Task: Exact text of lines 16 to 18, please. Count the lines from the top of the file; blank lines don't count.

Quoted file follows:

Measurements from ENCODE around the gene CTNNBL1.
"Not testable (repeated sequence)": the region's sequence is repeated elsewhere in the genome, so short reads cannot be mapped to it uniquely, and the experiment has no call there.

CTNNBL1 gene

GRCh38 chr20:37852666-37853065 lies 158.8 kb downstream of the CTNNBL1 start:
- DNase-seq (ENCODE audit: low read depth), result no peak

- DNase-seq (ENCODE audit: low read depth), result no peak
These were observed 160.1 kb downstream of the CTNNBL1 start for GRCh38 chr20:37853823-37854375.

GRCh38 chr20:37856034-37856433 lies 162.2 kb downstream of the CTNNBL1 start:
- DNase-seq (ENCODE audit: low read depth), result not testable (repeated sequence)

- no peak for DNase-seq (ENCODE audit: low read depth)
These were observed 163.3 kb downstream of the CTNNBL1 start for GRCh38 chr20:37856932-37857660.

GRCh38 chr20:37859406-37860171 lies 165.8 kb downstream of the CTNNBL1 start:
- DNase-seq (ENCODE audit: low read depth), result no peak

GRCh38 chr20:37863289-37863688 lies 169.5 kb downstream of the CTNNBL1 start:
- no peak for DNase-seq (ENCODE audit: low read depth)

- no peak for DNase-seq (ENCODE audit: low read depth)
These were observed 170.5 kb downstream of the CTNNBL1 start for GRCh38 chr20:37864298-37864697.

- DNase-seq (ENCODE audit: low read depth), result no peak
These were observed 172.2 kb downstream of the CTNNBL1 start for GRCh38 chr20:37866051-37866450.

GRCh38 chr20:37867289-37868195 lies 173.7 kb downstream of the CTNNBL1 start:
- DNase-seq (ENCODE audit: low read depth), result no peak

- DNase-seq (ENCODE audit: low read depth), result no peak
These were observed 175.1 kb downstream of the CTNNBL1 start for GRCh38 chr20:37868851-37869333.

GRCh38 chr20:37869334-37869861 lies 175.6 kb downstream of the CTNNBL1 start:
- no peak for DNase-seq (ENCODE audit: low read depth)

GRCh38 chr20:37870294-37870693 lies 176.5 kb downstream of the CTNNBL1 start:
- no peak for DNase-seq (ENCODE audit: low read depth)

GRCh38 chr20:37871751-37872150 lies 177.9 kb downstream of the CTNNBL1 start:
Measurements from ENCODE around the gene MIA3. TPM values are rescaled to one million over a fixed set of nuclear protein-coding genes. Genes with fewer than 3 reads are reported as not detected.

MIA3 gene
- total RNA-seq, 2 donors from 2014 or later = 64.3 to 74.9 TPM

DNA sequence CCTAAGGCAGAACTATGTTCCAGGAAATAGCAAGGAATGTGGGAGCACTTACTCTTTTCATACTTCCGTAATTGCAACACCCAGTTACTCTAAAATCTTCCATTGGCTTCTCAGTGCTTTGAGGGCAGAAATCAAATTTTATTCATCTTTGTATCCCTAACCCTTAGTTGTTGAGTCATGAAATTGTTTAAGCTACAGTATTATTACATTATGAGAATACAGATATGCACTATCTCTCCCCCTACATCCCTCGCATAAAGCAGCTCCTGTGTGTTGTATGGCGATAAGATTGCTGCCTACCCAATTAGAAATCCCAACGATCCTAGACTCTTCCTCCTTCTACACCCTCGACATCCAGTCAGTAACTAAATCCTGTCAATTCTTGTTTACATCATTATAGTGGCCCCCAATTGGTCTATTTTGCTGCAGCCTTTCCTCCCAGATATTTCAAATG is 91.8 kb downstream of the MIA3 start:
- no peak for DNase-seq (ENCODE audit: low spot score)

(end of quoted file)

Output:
- no peak for DNase-seq (ENCODE audit: low read depth)
These were observed 170.5 kb downstream of the CTNNBL1 start for GRCh38 chr20:37864298-37864697.

- DNase-seq (ENCODE audit: low read depth), result no peak